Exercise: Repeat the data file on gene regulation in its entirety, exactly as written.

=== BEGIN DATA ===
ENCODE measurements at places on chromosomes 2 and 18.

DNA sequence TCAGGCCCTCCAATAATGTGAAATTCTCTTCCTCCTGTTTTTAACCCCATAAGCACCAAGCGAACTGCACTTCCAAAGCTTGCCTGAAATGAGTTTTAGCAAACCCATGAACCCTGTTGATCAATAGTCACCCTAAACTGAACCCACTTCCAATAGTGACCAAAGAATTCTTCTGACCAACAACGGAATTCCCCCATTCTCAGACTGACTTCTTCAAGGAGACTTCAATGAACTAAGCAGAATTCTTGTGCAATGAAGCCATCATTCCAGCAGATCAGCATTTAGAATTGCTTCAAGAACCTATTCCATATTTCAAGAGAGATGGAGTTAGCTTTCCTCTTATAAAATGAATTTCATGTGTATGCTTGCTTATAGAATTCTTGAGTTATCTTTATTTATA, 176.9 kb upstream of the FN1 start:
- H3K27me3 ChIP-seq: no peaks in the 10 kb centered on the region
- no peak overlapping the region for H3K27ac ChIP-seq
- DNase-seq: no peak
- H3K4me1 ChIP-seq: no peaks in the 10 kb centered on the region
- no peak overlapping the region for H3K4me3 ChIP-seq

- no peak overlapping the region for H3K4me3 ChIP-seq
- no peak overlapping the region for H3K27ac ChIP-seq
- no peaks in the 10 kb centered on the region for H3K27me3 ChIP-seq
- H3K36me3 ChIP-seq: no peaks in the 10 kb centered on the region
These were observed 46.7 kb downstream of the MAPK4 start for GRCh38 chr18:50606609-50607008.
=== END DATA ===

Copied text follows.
ENCODE measurements at places on chromosomes 2 and 18.

DNA sequence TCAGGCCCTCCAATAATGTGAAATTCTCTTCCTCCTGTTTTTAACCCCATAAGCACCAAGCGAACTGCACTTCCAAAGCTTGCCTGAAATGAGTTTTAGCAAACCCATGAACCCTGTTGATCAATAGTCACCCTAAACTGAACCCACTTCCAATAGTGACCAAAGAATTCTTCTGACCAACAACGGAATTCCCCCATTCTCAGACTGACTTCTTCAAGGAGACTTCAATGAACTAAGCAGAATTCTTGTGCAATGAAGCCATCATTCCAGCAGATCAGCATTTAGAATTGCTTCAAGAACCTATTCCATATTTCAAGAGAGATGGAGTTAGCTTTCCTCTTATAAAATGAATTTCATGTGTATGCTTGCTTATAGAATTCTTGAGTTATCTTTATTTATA, 176.9 kb upstream of the FN1 start:
- H3K27me3 ChIP-seq: no peaks in the 10 kb centered on the region
- no peak overlapping the region for H3K27ac ChIP-seq
- DNase-seq: no peak
- H3K4me1 ChIP-seq: no peaks in the 10 kb centered on the region
- no peak overlapping the region for H3K4me3 ChIP-seq

- no peak overlapping the region for H3K4me3 ChIP-seq
- no peak overlapping the region for H3K27ac ChIP-seq
- no peaks in the 10 kb centered on the region for H3K27me3 ChIP-seq
- H3K36me3 ChIP-seq: no peaks in the 10 kb centered on the region
These were observed 46.7 kb downstream of the MAPK4 start for GRCh38 chr18:50606609-50607008.